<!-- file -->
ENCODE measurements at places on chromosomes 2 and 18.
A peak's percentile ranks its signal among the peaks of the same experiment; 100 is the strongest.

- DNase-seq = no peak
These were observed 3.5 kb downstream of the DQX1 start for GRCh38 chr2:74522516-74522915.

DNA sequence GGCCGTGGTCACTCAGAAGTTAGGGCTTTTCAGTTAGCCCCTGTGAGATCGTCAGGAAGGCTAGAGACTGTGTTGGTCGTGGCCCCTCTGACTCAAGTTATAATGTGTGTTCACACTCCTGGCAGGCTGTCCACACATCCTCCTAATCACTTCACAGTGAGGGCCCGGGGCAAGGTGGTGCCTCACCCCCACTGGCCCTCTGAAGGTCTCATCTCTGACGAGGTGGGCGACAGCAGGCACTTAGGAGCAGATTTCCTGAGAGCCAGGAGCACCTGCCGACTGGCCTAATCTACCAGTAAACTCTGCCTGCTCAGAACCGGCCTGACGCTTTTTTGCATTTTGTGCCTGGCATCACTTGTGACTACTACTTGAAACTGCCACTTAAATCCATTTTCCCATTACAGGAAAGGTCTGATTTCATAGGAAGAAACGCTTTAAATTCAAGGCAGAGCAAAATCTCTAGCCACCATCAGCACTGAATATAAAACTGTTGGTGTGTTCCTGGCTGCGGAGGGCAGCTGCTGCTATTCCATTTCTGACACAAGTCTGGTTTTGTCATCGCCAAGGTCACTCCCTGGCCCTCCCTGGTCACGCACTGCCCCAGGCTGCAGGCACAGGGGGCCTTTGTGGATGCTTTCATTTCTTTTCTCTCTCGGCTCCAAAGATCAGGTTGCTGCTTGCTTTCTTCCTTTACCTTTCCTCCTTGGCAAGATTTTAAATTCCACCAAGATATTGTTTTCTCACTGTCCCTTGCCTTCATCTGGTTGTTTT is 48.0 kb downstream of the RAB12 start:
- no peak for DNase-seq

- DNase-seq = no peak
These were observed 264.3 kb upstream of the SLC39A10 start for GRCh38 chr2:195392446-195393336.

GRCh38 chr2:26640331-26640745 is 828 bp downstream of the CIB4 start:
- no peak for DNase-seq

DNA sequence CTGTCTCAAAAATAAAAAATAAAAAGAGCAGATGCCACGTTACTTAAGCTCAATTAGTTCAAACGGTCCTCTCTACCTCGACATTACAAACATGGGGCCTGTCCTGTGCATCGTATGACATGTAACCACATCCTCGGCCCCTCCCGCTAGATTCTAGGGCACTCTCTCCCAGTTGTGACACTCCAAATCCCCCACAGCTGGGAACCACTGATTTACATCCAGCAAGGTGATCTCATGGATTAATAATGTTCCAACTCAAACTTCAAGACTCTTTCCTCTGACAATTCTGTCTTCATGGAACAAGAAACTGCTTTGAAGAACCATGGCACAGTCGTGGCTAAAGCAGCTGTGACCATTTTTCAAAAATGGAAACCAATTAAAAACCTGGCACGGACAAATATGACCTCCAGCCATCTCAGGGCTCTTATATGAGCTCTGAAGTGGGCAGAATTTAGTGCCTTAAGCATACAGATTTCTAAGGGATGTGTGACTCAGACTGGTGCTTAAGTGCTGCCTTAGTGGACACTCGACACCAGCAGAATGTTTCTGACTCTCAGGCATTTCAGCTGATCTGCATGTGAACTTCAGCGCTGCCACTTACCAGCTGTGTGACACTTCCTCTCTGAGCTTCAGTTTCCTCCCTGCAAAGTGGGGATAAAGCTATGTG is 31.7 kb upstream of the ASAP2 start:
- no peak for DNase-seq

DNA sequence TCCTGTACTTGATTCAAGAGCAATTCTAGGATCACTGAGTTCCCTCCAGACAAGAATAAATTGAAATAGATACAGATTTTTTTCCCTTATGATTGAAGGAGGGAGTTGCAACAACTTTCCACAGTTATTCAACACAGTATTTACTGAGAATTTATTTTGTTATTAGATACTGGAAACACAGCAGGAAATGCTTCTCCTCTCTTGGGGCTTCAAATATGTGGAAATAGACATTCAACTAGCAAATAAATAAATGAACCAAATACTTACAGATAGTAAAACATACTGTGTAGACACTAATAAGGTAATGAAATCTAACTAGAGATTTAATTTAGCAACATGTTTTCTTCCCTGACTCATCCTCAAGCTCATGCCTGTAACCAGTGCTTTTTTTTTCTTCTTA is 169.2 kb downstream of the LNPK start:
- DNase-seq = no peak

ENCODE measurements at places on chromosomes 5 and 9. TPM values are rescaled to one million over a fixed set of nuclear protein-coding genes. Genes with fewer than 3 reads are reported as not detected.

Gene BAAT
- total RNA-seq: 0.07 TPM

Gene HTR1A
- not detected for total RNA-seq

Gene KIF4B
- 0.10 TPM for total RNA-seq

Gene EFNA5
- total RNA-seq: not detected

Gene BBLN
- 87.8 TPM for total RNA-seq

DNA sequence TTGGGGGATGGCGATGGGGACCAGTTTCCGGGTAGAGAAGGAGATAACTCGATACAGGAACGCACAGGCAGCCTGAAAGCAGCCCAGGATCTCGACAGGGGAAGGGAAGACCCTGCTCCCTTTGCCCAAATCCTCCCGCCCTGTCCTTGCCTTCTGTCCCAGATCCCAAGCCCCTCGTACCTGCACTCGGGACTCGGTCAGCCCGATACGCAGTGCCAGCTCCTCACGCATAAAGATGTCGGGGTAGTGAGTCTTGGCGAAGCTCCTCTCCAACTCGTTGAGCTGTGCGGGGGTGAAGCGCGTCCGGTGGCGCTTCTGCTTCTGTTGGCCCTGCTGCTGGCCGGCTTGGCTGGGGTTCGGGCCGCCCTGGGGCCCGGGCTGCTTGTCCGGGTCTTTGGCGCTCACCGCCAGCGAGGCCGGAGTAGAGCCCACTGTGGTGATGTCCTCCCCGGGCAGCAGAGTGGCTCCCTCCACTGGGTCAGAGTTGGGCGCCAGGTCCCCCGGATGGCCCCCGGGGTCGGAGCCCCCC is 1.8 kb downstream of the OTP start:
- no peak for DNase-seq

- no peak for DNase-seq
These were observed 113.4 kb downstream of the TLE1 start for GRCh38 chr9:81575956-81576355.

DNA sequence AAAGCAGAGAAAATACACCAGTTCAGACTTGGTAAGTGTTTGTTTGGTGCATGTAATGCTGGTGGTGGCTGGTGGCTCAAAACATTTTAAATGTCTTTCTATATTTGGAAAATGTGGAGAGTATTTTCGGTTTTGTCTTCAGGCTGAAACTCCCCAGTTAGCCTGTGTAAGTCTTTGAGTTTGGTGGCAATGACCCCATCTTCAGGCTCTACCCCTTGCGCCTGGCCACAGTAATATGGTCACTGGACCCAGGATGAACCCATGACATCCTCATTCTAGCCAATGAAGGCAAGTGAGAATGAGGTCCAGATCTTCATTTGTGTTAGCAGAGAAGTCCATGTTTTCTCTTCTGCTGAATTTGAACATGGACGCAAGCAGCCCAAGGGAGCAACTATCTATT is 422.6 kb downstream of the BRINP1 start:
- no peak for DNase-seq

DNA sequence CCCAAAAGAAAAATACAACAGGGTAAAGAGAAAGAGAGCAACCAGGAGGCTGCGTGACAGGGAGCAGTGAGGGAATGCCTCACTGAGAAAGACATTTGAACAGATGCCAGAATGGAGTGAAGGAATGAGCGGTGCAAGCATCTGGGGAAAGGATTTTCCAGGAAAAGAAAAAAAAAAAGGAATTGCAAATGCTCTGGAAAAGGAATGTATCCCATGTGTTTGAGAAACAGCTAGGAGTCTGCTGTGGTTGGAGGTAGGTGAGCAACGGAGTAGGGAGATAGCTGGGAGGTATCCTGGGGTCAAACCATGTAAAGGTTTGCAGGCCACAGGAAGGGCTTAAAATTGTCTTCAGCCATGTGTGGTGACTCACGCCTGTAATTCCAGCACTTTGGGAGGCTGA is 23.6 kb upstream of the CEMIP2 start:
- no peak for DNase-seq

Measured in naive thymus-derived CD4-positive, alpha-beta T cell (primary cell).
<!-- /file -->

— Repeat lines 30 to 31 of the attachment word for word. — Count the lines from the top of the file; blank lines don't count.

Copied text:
DNA sequence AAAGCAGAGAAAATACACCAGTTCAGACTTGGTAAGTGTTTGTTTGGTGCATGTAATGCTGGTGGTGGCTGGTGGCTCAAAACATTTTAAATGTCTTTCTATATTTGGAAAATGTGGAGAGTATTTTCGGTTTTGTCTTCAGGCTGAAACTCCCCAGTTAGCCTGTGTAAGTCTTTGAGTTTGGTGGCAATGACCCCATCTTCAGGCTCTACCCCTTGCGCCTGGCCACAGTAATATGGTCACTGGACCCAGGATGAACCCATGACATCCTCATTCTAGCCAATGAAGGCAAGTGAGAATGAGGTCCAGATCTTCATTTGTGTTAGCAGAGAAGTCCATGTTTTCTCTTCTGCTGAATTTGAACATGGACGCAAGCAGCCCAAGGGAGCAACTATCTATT is 422.6 kb downstream of the BRINP1 start:
- no peak for DNase-seq